Why are all of the statistics of gasoline consumption skewed toward an overuse by Americans? You only need to look at military consumption rates to see why there are higher levels of consumption. As one of the largest defensive networks in the world, there is a daily need to consume fuel for defensive purposes. When this is combined with the average American worker’s need to commute some distance to their place of employment, you get the higher levels of gasoline consumption. In rural states like Texas especially, the consumption levels are remarkably high. This allows Americans to meet specific goals, but it also means that there are a lot of fossil fuels that are consumed in order to achieve them.

Are Americans Addicted to Using Gasoline?

  • Petroleum is used in everything from lubricants to lipstick.
  • The United States consumes 21 million barrels of petroleum every day.
  • The United States consumes more gasoline than South America, Europe, Africa, and, Asia combined.
  • There are 755 cars for every 1,000 Americans on the roads today.
  • The vehicles that Americans own travel farther and require more gasoline than those of any other industrialized nation.
  • Across Europe, high fuel taxes equate to gasoline prices regularly in the range of $8 per gallon.
  • Fuel efficiency standards in the United States were largely ignored from 1985 to 2005.
  • Only 4% of vehicles in the United States run on diesel, but over 7 billion miles are driven by Americans every day.
  • Only 1 out of 5 trips an American takes requires a vehicle.

Could there be a link to the growing levels in America and the inability to travel anywhere without having a vehicle to help? Sitting behind the wheel is just as physically sedentary as sitting in front of a television screen to play video games. What Americans have lost is the ability to be active and innovative in how a journey from Point A to Point B can be achieved. This is why billions of miles are driven every day and why gasoline consumption is so high. Even small tweaks in the American system could save millions of barrels of oil every day. Maybe it doesn’t seem like our future is at stake, but what happens if those fossil fuels aren’t widely available any more? That’s a question everyone needs to start taking seriously if we are to maintain our current lifestyles.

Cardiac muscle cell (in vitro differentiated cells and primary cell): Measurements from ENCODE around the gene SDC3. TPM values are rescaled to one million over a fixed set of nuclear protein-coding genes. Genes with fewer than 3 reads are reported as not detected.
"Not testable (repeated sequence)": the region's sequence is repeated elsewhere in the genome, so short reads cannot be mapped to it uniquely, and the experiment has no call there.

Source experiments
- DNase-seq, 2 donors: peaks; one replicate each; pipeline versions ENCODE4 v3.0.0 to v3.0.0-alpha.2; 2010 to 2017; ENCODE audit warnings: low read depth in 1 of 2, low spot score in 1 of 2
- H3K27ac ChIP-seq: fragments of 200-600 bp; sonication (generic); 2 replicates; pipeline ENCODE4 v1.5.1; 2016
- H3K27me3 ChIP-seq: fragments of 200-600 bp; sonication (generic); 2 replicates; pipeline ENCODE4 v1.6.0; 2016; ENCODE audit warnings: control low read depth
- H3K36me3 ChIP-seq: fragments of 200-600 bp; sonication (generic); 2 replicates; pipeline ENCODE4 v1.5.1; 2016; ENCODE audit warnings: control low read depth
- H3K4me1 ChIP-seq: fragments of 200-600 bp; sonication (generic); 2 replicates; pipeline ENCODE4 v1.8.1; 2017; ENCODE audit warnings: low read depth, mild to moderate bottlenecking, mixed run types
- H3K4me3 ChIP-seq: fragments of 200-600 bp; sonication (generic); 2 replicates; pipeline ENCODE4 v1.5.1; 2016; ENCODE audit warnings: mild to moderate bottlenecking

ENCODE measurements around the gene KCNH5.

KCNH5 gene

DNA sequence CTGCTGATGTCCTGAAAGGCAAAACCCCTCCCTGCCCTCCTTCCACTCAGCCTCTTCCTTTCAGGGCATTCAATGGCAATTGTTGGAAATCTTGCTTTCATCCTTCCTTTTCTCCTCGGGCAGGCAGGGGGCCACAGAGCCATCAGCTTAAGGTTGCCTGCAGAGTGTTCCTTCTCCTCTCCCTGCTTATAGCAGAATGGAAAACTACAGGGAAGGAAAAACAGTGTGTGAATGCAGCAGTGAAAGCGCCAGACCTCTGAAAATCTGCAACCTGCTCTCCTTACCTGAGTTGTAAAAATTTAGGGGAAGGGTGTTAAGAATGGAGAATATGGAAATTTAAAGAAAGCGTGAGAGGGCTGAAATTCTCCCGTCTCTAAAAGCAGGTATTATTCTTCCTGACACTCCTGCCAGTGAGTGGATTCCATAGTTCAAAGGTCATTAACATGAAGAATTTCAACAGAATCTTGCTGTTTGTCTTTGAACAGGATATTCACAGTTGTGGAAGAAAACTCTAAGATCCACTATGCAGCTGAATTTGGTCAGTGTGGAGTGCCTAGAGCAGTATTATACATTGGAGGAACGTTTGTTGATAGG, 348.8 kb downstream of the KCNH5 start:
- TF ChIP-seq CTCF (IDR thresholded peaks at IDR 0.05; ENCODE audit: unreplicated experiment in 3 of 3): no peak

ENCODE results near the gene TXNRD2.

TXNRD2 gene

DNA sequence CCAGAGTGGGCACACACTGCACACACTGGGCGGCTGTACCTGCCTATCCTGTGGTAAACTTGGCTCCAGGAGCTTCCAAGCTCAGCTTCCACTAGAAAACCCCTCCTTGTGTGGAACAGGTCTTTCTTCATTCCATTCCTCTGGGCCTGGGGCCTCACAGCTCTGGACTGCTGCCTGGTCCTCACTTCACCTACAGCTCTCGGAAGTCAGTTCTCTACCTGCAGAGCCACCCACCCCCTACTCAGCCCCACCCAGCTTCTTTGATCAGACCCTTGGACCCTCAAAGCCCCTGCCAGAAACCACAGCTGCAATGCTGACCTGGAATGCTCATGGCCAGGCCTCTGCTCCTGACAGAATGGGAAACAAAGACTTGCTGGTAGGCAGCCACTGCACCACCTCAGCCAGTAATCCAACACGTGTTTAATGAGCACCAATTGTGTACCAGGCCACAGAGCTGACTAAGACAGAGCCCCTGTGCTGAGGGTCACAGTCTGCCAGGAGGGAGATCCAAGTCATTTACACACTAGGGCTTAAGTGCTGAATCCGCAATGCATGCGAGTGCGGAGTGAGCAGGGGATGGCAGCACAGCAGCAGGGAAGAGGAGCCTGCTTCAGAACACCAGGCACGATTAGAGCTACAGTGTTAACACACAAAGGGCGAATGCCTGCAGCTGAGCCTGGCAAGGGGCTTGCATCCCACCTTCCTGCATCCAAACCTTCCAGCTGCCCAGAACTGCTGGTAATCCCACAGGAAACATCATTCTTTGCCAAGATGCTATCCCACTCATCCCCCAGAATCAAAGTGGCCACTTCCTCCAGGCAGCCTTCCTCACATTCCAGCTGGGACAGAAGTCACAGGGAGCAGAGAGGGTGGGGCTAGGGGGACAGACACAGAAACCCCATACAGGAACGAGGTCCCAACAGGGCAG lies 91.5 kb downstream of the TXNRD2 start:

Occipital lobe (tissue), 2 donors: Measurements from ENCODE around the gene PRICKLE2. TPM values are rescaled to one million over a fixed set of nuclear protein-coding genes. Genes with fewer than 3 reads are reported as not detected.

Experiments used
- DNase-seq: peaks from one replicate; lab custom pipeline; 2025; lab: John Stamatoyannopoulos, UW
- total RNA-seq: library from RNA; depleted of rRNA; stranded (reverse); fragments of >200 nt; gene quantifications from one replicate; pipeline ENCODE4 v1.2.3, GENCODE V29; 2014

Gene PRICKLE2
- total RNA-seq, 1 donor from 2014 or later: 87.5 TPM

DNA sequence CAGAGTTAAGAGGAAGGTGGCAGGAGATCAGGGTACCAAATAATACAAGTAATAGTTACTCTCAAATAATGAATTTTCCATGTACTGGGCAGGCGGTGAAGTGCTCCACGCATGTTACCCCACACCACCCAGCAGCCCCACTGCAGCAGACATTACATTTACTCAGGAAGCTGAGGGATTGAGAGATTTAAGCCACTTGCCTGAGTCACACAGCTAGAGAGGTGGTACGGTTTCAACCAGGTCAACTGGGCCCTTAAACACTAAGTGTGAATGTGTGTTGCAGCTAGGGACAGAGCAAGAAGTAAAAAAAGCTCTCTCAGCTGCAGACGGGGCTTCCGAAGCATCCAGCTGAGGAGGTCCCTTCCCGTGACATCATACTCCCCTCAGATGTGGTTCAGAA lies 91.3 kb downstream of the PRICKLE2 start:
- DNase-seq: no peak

Are Habits Starting to Change?

  • According to the Energy Information Administration, every 1% decrease in personal income leads to a 0.5% reduction in gasoline consumption.
  • Small-car and crossover vehicle sales are up 6.5% and 15.1% respectively while large gas consumption vehicle sales are down.
  • Americans are driving millions of miles fewer daily, even if 7 billion are still driven daily.

The Great Recession of 2008 forced Americans to consider lifestyle alternatives to make ends meet. Those habits seem to have stuck. When combined with an enhanced focus on fuel efficiencies, the tide might just be turning when it comes to the gasoline consumption statistics of today.

US Fuel Efficiency